High Roller Build

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Jun 27, 2015
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11
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Michigan
Well, I’m finally starting the build I first contemplated probably five years ago, the High Roller recumbent cycle. I just picked up a couple of 26” 21-speed bikes, and last night I cut the forks off of one of them. I made a practice weld on the square boom and prepared to weld the forks on. But, I encountered some questions that I’d like to get some clarification on before I make these critical welds.

First of all, I’d like some advice on how to clamp the forks in position on the boom prior to tack welding. Of course, the forks are bolted onto a wheel as described in the instructions. I’m looking for a good way to hold them fast to the boom so that I can check alignment prior to tacking in place. My largest C-clamp opens to 7”, but I need closer to 8”. I looked at a ratcheting squeeze clamp, but it did not hold tightly enough to keep the forks from rotating against the boom. So, I’d welcome any suggestions here.

Second, I have questions about the wheel alignment with the boom when using a front fork to hold a rear wheel with a hub of seven sprockets. There is a gap of 1/4-3/8” between the cut parts of the fork (which will be welded to the boom) and the boom when the forks extend at right angles to the axle. If I put the cut part of the fork against the boom in preparation for welding, there is an interference between the fork and the small sprocket. I can put a couple of washers on the axle to provide clearance between the fork and the sprocket, but the the wheel is slightly off-center relative to the boom. The most obvious solution seems to be attaching some plate to the boom as spacers and the welding the forks to the spacers, but maybe you have a better suggestion.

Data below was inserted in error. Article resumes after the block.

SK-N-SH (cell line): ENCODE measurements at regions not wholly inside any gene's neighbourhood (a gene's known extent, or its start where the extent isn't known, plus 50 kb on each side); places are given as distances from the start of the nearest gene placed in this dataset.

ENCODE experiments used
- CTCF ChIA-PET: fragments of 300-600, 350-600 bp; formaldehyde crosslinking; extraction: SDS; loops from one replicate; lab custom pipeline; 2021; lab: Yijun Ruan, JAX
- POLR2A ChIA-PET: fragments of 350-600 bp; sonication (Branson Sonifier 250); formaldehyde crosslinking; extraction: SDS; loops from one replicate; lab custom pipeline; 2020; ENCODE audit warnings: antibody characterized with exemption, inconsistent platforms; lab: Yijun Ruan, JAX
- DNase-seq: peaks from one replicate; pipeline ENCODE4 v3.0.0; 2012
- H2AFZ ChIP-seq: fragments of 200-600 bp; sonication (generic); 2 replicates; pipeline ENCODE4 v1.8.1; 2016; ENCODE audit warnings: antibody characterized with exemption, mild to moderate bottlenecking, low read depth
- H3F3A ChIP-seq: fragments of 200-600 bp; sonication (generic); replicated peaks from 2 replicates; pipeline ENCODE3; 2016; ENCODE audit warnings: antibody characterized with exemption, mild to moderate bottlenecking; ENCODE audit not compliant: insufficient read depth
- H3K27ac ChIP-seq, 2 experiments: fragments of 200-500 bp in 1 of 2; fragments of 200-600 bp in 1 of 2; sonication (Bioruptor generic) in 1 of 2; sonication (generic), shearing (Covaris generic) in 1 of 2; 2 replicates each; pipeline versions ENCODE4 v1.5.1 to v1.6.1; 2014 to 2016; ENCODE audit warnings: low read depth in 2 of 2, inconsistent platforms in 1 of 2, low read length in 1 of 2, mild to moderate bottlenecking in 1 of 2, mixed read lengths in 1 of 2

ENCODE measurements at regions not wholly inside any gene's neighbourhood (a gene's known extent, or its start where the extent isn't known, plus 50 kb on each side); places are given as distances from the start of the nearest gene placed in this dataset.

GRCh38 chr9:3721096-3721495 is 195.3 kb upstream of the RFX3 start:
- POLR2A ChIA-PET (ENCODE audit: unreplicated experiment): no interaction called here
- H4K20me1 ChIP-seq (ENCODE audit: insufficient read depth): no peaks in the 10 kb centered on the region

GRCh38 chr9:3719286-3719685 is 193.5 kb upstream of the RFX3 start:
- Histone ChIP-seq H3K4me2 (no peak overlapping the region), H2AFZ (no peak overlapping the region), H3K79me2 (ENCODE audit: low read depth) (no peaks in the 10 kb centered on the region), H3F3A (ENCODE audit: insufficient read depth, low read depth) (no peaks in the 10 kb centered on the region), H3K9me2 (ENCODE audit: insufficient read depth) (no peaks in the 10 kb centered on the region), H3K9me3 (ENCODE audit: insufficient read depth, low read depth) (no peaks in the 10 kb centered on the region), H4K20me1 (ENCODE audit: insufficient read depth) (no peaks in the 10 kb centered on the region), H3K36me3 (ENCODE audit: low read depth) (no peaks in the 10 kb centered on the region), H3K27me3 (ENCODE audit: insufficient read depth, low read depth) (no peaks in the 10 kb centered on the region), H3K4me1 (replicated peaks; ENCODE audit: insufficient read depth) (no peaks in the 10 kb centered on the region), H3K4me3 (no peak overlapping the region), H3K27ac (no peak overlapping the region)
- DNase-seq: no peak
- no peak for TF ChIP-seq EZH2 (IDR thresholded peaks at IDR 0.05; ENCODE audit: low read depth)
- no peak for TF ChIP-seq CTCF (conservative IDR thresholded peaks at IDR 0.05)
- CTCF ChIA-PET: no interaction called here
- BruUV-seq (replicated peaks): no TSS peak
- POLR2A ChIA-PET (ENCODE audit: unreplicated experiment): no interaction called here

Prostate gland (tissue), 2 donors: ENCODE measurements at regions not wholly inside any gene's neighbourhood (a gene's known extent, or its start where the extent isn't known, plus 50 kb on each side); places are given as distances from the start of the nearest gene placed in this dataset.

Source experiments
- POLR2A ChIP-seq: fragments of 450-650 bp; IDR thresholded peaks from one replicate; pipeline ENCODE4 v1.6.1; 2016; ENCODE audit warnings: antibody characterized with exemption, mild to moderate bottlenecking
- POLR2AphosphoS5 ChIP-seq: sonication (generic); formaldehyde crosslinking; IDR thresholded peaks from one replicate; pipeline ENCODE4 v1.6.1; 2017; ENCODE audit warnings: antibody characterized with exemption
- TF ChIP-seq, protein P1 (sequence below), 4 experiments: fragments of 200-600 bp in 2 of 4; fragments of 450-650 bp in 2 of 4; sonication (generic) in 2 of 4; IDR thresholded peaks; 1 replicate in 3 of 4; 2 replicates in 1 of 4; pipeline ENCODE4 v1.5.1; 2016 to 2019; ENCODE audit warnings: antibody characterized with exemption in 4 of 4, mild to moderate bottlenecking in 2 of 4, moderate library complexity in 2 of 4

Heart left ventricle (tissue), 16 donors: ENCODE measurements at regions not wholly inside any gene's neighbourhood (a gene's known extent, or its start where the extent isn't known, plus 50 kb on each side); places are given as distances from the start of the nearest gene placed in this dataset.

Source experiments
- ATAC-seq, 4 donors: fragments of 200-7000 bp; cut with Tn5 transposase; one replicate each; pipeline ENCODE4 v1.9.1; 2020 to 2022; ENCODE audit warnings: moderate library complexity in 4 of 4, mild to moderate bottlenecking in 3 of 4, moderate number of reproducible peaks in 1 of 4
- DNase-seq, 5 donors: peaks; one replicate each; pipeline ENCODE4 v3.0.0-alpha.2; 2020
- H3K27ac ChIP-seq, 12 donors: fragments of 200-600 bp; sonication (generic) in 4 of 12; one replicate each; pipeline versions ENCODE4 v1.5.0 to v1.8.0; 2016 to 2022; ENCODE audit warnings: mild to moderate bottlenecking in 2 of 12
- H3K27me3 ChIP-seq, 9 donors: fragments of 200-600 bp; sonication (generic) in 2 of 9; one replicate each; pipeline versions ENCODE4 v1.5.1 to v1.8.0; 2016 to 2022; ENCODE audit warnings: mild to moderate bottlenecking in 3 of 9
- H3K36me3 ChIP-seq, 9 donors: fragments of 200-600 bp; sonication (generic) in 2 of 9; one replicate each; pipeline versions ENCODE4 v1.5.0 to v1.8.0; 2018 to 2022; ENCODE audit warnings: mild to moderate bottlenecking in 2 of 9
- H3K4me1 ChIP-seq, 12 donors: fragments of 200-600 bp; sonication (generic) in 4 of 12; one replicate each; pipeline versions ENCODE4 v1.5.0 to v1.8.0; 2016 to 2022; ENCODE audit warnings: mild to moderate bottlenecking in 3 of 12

[I tried to add pictures, but I got an error message.]
 
Joined
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To upload a picture first upload it to a picture hosting site such as imgur.com. There are many others. From there you can get a direct link to it and then paste that link into the box that appears when you click the icon above that looks like a picture.
 
Joined
Jun 27, 2015
Messages
11
Location
Michigan
To upload a picture first upload it to a picture hosting site such as imgur.com. There are many others. From there you can get a direct link to it and then paste that link into the box that appears when you click the icon above that looks like a picture.
Thanks. I tried using Flickr, but got an error message. I just created an Imgur account, so I'll upload my pictures from there.
 
Joined
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Messages
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This image shows the gap between the cut part of the fork and the boom. I understated the gap: it's closer to 3/8-1/2".



This image shows the clearance between the fork and the small sprocket. Without the washers, the fork interferes with the sprocket if I "bend in" the fork to contact the boom.

 
Joined